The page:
One of the many things that irks me about FM’s classic rock format is that they more or less abandoned acoustic artists in favor of hard rockers only. Another annoyance is how they only play songs you’ve heard ten thousand times out of the fear that you won’t listen to something you don’t recognize in the first five seconds. So it’s not surprising that one of the many things I love about working in the Deep Tracks is that I can play anything from the library without worrying about bogus research designed to find songs that people don’t dislike instead of just finding great songs. Today’s batch of All Hand Mixed Vinyl features six songs you will most likely never hear on FM rock radio, one song you might hear once a year, and one you’ll hear now and then. All of which helps explain why we’re listening to Deep Tracks. The set starts folky and acoustic and ends up with a classic from the Animals. Before that we’ll hear Country Joe and the Fish sounding so much like the Doors it’s scary, with a track from their album Electric Music for the Mind and Body which comes out of the Doors doing a bluesy one from L.A. Woman.
J.J. Cale provides the transition between the acoustic opening and the bluesy end with a little something from his 1976 release, Troubadour, the album that gave us the original version of “Cocaine.” In the first half of the set we’ll hear Taj Mahal doing an American folk standard about love gone bad to the point of murder. We’ll also hear an original from Bonnie Raitt and one from a guy you may never have heard of. Michael Gulezian comes from the Leo Kottke, John Fahey school of acoustic picking. He released his first album on his own label, Aardvark Records. After Fahey heard it, he approached Gulezian about re-issuing the record on Fahey’s Takoma label. They dropped a couple of songs and added a couple of new ones and released it under the title, Unspoken Intentions in 1979, which remains one of my favorite albums. But first, satellite delivered from the Way Back Studios, here’s James Taylor from One Man Dog.
|James Taylor||New Tune|
|Michael Gulezian||Ian and Nisa|
|Taj Mahal||Frankie and Albert|
|Bonnie Raitt||Nothing Seems to Matter|
|J.J. Cale||You Got Me on So Bad|
|The Doors||Cars Hiss by My Window|
|Country Joe & the Fish||Bass Strings|
|The Animals||Don’t Let Me Be Misunderstood|
Originally recorded by the great Nina Simone in 1964, that’s The Animal’s version from a year later, a song that Rolling Stone ranked 315 out of the best 500 songs of all time. Before that some Electric Music For The Mind and Body. That’s the title of the first album by Country Joe and The Fish, a group most people remember for the so-called “Fish Cheer” as performed at Woodstock along with the “I Feel Like I’m Fixin’ to Die Rag” which is really a shame because they were so much more than that. Somewhere in the middle of the set, we opened The Doors L.A. Woman, the last album featuring the original quartet. We heard the track, “Cars Hiss By My Window.” At the end of which we heard Jim Morrison doing his best harmonica imitation, leading us into Country Joe and the Fish, doing “Bass Strings” and sounding as much like the Doors as the Doors ever did. We also heard J.J. Cale’s “You Got Me On So Bad.” And Bonnie Raitt before that doing one of her own compositions, a song called “Nothing Seems To Matter.” And from the album Oh So Good ‘n’ Blues, Taj Mahal gave us “Frankie and Albert” which is a variation on an old folk tune also called “Frankie and Johnny.” A song that’s been recorded by over 250 artists, from Leadbelly and Mississippi John Hurt to Bob Dylan and Stevie Wonder. In fact even Lindsey Lohan did a version, in the film “A Prairie Home Companion.”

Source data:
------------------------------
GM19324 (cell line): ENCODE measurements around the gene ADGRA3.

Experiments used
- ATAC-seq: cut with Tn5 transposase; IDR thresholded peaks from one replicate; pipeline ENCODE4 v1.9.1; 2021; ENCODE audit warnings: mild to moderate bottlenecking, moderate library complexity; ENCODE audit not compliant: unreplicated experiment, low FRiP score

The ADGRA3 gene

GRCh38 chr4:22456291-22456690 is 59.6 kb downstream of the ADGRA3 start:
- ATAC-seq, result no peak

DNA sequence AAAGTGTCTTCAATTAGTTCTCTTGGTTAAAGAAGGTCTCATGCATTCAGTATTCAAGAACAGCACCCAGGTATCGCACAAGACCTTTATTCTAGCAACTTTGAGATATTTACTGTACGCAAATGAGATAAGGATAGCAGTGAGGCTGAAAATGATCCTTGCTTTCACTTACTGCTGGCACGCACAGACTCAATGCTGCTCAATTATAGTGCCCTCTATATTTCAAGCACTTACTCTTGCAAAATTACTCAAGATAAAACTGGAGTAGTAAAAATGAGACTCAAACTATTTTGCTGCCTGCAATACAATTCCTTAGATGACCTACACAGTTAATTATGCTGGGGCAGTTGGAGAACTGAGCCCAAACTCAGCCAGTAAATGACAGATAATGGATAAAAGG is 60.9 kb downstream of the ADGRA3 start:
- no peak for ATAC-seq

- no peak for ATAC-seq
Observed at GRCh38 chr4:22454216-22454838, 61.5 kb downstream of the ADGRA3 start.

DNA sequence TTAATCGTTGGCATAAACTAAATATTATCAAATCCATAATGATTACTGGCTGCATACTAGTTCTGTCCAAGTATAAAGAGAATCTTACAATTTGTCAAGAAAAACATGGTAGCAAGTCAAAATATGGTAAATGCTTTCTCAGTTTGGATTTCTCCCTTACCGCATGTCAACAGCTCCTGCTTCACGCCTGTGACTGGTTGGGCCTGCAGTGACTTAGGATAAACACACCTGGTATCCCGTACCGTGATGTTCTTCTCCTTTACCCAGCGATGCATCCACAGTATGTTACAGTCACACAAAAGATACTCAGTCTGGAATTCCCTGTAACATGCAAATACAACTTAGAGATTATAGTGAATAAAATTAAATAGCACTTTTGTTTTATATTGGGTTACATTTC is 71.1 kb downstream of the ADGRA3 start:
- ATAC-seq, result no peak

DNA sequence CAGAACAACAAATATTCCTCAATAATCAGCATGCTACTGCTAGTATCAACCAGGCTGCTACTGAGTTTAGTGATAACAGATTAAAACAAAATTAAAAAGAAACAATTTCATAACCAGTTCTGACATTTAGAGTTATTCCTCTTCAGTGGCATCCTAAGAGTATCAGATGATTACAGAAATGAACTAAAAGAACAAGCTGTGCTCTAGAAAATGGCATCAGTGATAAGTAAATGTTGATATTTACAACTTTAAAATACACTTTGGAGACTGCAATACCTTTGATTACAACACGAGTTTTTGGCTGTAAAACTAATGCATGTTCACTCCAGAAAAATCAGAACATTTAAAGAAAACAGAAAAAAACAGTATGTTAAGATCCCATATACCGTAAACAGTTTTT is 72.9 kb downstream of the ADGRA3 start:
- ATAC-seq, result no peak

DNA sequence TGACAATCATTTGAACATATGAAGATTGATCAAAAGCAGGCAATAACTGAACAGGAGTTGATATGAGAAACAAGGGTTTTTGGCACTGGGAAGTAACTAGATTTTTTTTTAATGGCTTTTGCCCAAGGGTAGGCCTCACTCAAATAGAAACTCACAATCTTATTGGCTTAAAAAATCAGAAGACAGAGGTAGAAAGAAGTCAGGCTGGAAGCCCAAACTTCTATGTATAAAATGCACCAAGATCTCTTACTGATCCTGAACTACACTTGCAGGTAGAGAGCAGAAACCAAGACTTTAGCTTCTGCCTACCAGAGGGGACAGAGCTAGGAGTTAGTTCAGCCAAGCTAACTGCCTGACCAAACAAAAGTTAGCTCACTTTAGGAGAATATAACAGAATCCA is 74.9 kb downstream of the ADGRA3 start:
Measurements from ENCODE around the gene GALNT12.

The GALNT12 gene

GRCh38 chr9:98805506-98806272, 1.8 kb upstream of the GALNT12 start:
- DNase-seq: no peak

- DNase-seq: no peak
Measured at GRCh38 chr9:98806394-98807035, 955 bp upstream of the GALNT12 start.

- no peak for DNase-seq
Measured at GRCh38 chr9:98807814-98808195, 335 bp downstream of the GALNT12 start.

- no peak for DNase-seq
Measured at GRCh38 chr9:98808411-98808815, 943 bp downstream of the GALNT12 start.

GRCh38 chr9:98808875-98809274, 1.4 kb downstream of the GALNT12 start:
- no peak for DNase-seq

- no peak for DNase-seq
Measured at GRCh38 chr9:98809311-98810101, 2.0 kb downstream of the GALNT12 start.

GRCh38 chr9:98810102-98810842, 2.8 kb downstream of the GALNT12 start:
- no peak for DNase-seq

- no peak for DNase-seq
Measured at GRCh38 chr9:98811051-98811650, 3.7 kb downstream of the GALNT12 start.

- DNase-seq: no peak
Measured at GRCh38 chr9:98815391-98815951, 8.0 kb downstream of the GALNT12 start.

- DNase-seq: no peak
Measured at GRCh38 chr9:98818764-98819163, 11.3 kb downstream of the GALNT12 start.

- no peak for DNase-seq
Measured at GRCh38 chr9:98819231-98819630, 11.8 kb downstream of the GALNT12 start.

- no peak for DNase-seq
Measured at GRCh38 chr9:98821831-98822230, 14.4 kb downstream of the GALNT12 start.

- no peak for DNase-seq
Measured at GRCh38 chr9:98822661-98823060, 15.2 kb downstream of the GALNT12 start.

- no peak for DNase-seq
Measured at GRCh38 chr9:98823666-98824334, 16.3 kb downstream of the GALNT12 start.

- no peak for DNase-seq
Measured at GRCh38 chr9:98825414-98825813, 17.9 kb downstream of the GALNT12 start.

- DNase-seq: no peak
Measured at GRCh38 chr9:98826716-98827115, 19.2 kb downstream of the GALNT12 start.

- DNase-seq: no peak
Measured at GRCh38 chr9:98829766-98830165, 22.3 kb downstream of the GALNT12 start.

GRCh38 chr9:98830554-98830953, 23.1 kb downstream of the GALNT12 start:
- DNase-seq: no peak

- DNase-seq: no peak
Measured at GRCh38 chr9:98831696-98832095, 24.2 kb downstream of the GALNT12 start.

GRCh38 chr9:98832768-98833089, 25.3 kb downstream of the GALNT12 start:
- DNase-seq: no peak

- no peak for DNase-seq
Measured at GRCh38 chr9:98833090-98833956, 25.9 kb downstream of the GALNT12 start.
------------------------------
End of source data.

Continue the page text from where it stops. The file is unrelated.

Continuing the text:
At the very top of the set, James Taylor gave us a little ditty called “New Tune” which we followed with the instrumental “Ian and Nisa” from a fine guitarist and composer named Michael Gulezian and his album Unspoken Intentions. We heard it off the original vinyl but I think it’s now available on CD and it comes highly recommended. Well, I’m just a soul whose intentions are good but whose time has run out. If you’re looking for the set lists or show commentaries or if you’re just wondering ‘who is this guy?’ you’ll find it all at billfitzhugh.com. I’m Bill Fitzhugh. Thanks for listening. I’ll have another batch of All Hand Mixed Vinyl next time and I hope you’ll join us, right here in the Deep Tracks.